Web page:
As Wecter shows, Americans remain awfully exacting of their heroes. And what Wecter stresses is the one thing that Wachhorst occasionally seems to forget in his extremely insightful study of Edison. For the biggest "mediating tension" that Edison filled for everyday Americans had little to do with Marx's relatively obscure literary look at technological progress in a supposedly Edenic utopia. The biggest, and perhaps most unfair, trait that Americans ask for in a hero is what Wector touched on when he said the hero "must be greater than the average but in ways agreeable to the average" (11). As Americans try to reconcile their natural awe of the great and powerful with their democratic, egalitarian pride in the common, they demand a budding genius walking ridiculously with bread under his arms, a leader for the ages born in a log cabin, and a superman in overalls, dirt smudged across his face. More than any other American of the last century Edison merged the common and the miraculous. He sold to millions of Americans the mobility myth (probably impossible in any form of government) that even those who start the lowest can rise highest -- eventually springing off the earth and into myth.
Does America still allow for this kind of mobility? Can an individual burst out of the heartland of America, clad in blue jeans and rearing to change the world? Or is today's budding inventor destined to become, like Pynchon's modern researchers, merely "brainwashed, like all of us, into believing the Myth of the American Inventor--Morse and his telegraph, Bell and his telephone, Edison and his light bulb" only to get "stuck on some 'project' or 'task force' or 'team' and started being ground into anonymity" (88)? Can the American inventor emerge from the highly bureacratized 'task force' to change the world? My answer remains yes.
Individual inventors still catch the public eye, and America, tumbling head-first into the information age faces a technological change in many ways unrivaled since Edison's day. No figure sits higher upon technology's finely crafted throne than Microsoft's Bill Gates. But while Gates has changed the future in ways that could one day rival Edison's accomplishments, the public has held little interest in offering Gates hero status. This, I argue, is because while Gates possesses an intuitive genius akin to Edison's and many other great "go-getter" Americans, throughout his career he has failed again and again to build any sense of connection with the American people. And with his billions and billions of dollars who says he really needs to?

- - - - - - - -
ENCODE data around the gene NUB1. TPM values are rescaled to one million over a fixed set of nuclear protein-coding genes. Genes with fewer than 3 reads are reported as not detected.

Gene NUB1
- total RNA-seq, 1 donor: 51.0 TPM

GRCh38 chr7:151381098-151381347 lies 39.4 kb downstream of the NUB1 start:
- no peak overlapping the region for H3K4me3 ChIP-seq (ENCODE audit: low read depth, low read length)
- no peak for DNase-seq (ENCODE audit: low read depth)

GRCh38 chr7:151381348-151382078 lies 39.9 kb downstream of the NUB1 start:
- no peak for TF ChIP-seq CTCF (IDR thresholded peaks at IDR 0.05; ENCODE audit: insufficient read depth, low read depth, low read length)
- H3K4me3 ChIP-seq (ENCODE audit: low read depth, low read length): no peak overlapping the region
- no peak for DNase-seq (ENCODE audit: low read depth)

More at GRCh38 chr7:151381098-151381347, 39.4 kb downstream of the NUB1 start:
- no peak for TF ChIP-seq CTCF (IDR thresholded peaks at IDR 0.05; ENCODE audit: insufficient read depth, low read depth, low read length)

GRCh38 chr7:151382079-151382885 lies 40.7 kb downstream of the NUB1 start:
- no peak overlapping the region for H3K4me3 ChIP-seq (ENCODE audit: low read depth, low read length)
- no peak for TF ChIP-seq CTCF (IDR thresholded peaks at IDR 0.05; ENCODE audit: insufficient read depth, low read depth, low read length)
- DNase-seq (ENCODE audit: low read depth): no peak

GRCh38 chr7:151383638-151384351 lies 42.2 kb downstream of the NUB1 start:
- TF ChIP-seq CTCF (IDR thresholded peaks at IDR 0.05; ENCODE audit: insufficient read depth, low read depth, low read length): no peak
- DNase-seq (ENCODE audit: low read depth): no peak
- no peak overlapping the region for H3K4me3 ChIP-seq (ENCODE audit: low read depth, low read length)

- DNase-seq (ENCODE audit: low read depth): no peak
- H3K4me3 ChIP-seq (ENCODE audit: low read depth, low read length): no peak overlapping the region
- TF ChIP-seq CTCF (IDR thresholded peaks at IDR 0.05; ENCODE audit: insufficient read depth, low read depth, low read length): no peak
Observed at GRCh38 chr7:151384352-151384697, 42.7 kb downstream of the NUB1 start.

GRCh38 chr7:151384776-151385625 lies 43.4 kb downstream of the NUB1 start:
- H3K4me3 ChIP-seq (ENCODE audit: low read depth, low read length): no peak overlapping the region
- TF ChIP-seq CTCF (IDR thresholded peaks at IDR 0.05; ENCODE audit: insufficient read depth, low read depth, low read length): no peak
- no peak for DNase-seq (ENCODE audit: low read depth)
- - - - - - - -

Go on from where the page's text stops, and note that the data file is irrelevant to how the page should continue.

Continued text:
Yet Gates, like all of us, still tends to strive for more than material wealth. When showing off Windows98 a couple of weeks ago, Gates ran into a serious computer malfunction that halted his presentation. "See," Gates quipped, "I make mistakes just like you." But the public did not come to identify more with Gates, and the most common response probably remained a degree of delight in the Microsoft CEO's misfortune. To the American people, Gates' is anything but "one of the guys." Lacking a publicity team or Edison's intuitive genius to cater to the public, Gates drifts far out of the common man's realm. With Gates unable to bridge the problematic gap between genius and commoner (a particularly tough challenge which the New World holds in high esteem), the information age still looks for its personal profit of progress -- an individual who like Edison could bind the people's hopes and fears into one coherent image.
Drawing from a murky soup of bold and il-defined ideals, Americans ask much of their national heroes, choosing to craft only a few natives into meaningful myths. The question then becomes, do Americans ask too much of their heroes? Given how few legends currently remain, the easy answer would be yes. But I believe America fairly demands the near impossible from its finest sons and daughters. For as long as heroes remain one of the preeminent ways for Americans to examine their most cherished beliefs, the country can ask for individuals whose spirits can function as the crucible for centuries-old ideological battles. As Americans grappled with power and innocence, nature and technology, and nostalgia and progress all within one individual from a rural Ohio town, even the wonderful Wizard finished life tired and choked by public opinion. But America entered a new age more prepared and sure of itself than it possibly could have without its famous "Yankee tinkerer."
Heroes and myths, in the end, give a lot more than they take. Edison bravely endured, creating a stronger America, but a nation needs to be careful in choosing who should lead it into a new era. Even at the risk of blazing leaderless into a new technological age, America's ideals should not be dealt out on a first come-first serve basis.
The nation waits for another hero, another Thomas Edison -- arriving, perhaps, on the next incoming train.
|Introduction||Edison's life and inventions||What myths are made of||Miraculous quality of inventions||Packaging the product||American tale||Conclusion|